Appelman joined after his time at IBM, where he worked on some of the first standards to connect computers over the Internet (through what are known as Transmission Control Protocol/Internet Protocol or TCP/IP).
Before building a messaging program for the Internet, he created something else that would eventually spawn AIM.
"They didn't have any central presence information," Appelman said.
But AOL did have a manual way to search for said friends, if you knew their exact screennames.
Due to the way its system was constructed, AOL knew not just that people were logged on but which users they were.
This allowed for the construction of a location tool that proved extremely popular.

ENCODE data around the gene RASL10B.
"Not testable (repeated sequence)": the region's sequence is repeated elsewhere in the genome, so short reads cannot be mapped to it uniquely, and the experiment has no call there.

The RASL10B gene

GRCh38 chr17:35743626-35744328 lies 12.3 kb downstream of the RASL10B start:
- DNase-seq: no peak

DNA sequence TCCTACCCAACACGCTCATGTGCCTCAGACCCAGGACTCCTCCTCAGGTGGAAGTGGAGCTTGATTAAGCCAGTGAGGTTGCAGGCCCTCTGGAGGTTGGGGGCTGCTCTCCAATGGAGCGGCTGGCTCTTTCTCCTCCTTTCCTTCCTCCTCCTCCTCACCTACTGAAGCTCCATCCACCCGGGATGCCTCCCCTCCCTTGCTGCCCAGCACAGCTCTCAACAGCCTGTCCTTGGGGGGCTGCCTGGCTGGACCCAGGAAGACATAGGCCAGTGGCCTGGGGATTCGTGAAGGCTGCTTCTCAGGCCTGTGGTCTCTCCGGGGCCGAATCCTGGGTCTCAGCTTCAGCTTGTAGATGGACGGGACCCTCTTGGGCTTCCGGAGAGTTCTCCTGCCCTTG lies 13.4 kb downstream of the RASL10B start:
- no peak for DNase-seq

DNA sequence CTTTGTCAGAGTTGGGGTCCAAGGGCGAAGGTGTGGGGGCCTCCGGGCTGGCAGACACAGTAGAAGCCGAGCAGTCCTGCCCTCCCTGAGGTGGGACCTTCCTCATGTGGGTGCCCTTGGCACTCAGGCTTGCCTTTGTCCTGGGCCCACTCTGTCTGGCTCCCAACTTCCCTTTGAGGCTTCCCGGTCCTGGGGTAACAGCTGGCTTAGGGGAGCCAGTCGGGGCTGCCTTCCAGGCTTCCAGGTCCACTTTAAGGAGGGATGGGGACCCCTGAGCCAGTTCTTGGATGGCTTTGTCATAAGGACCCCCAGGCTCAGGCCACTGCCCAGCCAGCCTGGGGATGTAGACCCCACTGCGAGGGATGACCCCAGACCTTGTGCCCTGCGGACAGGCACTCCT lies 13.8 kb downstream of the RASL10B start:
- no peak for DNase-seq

AOL had become a behemoth in the early days of the consumer Internet.
It handled around 180,000 simultaneous connections. Bosco said the goals for AOL's messenger were set much higher: 5 million simultaneous users.
"Buddy list was done without telling anybody, because we didn't have any product management then. People could suddenly spend as long as they liked online.